That fear of stigma is also part of the reason those who have garnered enough courage to proclaim their disbelief are not evangelical about it. Damaris says her preacher father knows about her stand “but is in denial”. When she goes to see him, he does not press her to go to church, but when they pray before bed, the supplication becomes a family affair. “I just sit there and listen,” she says, “because I respect my father.”

The non-believers will have to struggle for a long time to find acceptance at the marketplace because religion is still a very important part of the lives of Kenyans. Even though most local faiths were brought to sub-Saharan Africa by missionaries from Europe and the Middle East, they have managed to sink deep roots locally, their doctrines shoving traditionalists into oblivion.

Pastor Joseph Wambua of Heaven’s Gate Worship Centre in Naivasha believes in the supremacy of monotheistic religions over any other, and attributes the growth of atheism to the emergence of a “knowledge society” that has empowered people to question everything.

“That knowledge-seeking is both a blessing and a curse,” observes Pastor Wambua. “Because of it, many people are able to get the most out of their faith by conducting research on matters such as the history of their respective religions, while others have lost it entirely as they succumb to ‘evidence’ that disputes the existence of the supernatural. It is difficult to ask someone to take the Bible literally when some portions of what is written there have been challenged archeologically.”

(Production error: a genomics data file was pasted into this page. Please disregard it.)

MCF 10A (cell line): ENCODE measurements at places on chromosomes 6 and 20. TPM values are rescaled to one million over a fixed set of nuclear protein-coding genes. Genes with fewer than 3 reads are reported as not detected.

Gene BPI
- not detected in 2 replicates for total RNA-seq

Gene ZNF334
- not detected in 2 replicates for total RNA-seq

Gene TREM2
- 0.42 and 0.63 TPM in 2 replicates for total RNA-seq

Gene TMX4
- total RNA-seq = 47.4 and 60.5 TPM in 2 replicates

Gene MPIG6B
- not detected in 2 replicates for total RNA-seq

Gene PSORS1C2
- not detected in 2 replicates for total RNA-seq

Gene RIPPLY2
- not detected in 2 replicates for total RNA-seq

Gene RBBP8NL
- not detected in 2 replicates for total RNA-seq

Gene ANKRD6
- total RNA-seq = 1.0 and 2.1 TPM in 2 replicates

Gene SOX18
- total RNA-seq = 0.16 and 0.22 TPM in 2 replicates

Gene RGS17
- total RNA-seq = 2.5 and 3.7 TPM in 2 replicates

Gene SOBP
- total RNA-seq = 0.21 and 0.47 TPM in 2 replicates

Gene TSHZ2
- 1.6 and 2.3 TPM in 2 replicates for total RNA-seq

Knowledge acquired in class, he explains, is laid on the foundation of rationality and evidence, but matters of faith are hinged on belief.

“There is nothing in the holy books that addresses the question ‘does God exist?’ because it is assumed that when you pick up the Bible or the Koran, you are already convinced that there is a being higher than yourself,” he says.

Atheism, therefore, is gaining currency because intellectual aggression is exposing the bankruptcy of religion without much defence from believers.
Richard Dawkins, considered one of the “four atheist horsemen”, is a Kenyan-born scholar based at Oxford University and author of God’s Delusions, a book that criticises religion. He and other star atheist scholars have brought forward substantial evidence to show that violence, savagery, intolerance, and injustice sanctioned by Christianity and Islam have caused immense suffering to mankind.